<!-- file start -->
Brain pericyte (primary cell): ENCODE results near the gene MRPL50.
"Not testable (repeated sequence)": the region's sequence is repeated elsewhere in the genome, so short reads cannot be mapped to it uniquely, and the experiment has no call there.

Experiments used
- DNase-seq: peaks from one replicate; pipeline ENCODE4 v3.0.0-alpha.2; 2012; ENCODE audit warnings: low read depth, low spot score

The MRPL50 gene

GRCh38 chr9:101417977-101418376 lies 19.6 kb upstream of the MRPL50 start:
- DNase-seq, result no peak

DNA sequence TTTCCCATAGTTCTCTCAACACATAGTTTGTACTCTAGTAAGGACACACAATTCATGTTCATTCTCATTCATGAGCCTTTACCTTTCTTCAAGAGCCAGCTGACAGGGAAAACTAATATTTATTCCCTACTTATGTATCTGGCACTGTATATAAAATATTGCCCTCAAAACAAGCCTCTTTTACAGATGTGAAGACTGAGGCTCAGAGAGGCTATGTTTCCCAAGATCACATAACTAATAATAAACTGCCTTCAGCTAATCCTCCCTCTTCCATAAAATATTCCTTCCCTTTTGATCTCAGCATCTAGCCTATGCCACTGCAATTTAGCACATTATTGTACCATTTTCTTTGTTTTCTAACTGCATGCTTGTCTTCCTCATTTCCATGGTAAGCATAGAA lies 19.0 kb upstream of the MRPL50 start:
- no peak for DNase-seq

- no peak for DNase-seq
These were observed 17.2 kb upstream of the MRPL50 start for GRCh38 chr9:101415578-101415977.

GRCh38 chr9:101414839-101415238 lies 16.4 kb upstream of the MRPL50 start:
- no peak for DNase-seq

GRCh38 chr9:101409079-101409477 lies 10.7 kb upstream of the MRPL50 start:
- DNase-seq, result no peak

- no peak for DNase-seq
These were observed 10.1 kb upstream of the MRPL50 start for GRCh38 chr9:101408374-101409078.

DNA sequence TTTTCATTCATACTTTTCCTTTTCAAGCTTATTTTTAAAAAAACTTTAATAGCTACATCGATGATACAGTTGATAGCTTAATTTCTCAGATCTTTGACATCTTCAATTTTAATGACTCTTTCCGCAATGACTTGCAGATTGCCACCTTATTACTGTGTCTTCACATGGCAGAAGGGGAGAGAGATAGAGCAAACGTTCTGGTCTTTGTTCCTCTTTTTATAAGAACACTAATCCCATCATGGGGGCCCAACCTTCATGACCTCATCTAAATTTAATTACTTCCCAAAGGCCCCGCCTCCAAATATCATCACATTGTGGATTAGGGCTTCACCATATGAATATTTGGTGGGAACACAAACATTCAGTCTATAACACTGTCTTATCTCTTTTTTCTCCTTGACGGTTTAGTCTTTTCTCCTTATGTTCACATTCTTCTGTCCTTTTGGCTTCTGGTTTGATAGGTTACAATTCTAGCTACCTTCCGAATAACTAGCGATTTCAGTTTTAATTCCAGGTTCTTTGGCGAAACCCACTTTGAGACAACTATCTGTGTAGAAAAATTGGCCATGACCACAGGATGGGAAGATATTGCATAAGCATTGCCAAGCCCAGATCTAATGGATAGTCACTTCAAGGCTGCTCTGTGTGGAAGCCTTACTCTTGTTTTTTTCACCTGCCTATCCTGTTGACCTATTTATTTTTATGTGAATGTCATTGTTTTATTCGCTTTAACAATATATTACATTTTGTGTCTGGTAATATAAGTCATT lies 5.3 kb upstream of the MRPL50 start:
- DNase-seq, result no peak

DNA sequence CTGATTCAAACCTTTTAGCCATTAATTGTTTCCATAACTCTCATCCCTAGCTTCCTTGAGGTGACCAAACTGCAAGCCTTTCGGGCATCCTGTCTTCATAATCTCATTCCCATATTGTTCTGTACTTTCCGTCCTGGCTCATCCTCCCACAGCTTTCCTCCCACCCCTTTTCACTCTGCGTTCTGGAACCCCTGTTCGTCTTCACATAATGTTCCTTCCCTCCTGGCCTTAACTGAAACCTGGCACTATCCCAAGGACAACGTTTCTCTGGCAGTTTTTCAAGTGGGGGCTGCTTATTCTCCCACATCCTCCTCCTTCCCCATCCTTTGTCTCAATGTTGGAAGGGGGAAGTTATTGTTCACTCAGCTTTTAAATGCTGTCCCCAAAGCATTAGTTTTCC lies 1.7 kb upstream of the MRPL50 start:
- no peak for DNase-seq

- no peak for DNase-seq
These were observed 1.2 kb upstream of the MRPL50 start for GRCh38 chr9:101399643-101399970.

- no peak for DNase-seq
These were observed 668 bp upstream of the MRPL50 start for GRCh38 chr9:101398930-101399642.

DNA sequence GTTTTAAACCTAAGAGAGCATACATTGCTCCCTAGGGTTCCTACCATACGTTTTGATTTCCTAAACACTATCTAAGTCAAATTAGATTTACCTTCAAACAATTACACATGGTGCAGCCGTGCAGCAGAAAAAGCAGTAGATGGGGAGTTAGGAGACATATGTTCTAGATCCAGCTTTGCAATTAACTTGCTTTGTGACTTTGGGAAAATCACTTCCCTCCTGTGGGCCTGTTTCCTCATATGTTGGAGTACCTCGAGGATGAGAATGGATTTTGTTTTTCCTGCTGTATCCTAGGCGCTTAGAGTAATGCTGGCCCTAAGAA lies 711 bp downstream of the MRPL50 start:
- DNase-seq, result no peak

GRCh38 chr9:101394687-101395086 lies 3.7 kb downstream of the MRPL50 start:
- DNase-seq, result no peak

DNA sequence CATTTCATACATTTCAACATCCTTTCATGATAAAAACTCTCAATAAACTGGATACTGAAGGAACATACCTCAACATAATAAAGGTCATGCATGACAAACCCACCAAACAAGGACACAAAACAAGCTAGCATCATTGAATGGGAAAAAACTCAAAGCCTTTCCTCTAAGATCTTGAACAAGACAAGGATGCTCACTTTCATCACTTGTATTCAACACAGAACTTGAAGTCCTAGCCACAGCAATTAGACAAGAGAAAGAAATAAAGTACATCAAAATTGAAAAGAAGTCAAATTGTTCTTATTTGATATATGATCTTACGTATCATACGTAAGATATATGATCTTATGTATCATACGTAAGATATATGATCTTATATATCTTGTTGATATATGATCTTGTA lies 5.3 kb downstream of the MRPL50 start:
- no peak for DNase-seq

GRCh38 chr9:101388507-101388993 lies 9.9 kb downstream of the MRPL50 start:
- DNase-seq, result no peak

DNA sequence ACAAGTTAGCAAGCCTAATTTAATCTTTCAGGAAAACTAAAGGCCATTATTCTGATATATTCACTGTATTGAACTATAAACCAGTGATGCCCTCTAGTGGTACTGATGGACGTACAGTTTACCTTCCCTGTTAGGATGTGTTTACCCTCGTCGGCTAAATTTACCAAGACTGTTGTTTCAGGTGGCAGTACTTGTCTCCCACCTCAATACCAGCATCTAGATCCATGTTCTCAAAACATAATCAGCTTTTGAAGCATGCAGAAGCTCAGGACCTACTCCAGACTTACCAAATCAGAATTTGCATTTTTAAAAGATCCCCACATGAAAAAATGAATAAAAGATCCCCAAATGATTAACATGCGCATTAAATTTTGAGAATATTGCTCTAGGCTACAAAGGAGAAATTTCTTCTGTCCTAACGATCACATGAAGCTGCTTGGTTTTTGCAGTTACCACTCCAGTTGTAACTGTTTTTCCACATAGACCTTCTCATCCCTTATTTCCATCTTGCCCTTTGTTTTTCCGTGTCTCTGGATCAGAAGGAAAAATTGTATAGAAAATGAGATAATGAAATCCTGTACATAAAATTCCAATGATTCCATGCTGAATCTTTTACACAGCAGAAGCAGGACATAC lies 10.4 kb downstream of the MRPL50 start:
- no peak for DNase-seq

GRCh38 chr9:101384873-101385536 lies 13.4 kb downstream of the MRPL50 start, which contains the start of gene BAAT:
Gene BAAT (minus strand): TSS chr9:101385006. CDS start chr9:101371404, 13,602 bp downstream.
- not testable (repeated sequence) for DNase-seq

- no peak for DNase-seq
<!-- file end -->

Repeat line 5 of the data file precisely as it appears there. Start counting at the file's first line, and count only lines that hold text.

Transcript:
The MRPL50 gene